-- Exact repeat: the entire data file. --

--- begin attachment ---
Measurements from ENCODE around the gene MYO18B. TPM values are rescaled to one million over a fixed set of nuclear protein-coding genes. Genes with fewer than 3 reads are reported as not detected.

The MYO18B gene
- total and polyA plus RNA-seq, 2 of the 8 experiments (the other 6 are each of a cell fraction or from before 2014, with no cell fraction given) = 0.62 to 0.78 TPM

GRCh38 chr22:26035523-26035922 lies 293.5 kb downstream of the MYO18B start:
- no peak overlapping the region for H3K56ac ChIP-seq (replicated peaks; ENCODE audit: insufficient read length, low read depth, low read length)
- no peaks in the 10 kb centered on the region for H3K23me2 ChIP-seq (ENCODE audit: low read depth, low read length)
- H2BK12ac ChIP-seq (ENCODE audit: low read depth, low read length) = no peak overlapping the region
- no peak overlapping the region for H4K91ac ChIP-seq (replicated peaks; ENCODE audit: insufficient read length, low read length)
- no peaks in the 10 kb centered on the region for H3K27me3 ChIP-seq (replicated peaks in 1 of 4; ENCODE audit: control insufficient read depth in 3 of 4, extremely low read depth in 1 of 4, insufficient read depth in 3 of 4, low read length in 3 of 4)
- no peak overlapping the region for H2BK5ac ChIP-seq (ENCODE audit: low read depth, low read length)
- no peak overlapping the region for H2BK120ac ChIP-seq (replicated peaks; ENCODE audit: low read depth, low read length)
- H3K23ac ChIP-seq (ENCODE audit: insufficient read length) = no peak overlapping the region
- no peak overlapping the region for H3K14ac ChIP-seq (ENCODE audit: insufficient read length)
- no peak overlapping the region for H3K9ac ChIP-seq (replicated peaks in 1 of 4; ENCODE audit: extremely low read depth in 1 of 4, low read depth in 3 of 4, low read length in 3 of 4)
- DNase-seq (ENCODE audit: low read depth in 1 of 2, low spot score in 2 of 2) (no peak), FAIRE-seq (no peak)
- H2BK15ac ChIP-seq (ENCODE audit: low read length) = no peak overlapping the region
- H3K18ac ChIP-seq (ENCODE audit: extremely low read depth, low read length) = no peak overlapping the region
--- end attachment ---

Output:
Measurements from ENCODE around the gene MYO18B. TPM values are rescaled to one million over a fixed set of nuclear protein-coding genes. Genes with fewer than 3 reads are reported as not detected.

The MYO18B gene
- total and polyA plus RNA-seq, 2 of the 8 experiments (the other 6 are each of a cell fraction or from before 2014, with no cell fraction given) = 0.62 to 0.78 TPM

GRCh38 chr22:26035523-26035922 lies 293.5 kb downstream of the MYO18B start:
- no peak overlapping the region for H3K56ac ChIP-seq (replicated peaks; ENCODE audit: insufficient read length, low read depth, low read length)
- no peaks in the 10 kb centered on the region for H3K23me2 ChIP-seq (ENCODE audit: low read depth, low read length)
- H2BK12ac ChIP-seq (ENCODE audit: low read depth, low read length) = no peak overlapping the region
- no peak overlapping the region for H4K91ac ChIP-seq (replicated peaks; ENCODE audit: insufficient read length, low read length)
- no peaks in the 10 kb centered on the region for H3K27me3 ChIP-seq (replicated peaks in 1 of 4; ENCODE audit: control insufficient read depth in 3 of 4, extremely low read depth in 1 of 4, insufficient read depth in 3 of 4, low read length in 3 of 4)
- no peak overlapping the region for H2BK5ac ChIP-seq (ENCODE audit: low read depth, low read length)
- no peak overlapping the region for H2BK120ac ChIP-seq (replicated peaks; ENCODE audit: low read depth, low read length)
- H3K23ac ChIP-seq (ENCODE audit: insufficient read length) = no peak overlapping the region
- no peak overlapping the region for H3K14ac ChIP-seq (ENCODE audit: insufficient read length)
- no peak overlapping the region for H3K9ac ChIP-seq (replicated peaks in 1 of 4; ENCODE audit: extremely low read depth in 1 of 4, low read depth in 3 of 4, low read length in 3 of 4)
- DNase-seq (ENCODE audit: low read depth in 1 of 2, low spot score in 2 of 2) (no peak), FAIRE-seq (no peak)
- H2BK15ac ChIP-seq (ENCODE audit: low read length) = no peak overlapping the region
- H3K18ac ChIP-seq (ENCODE audit: extremely low read depth, low read length) = no peak overlapping the region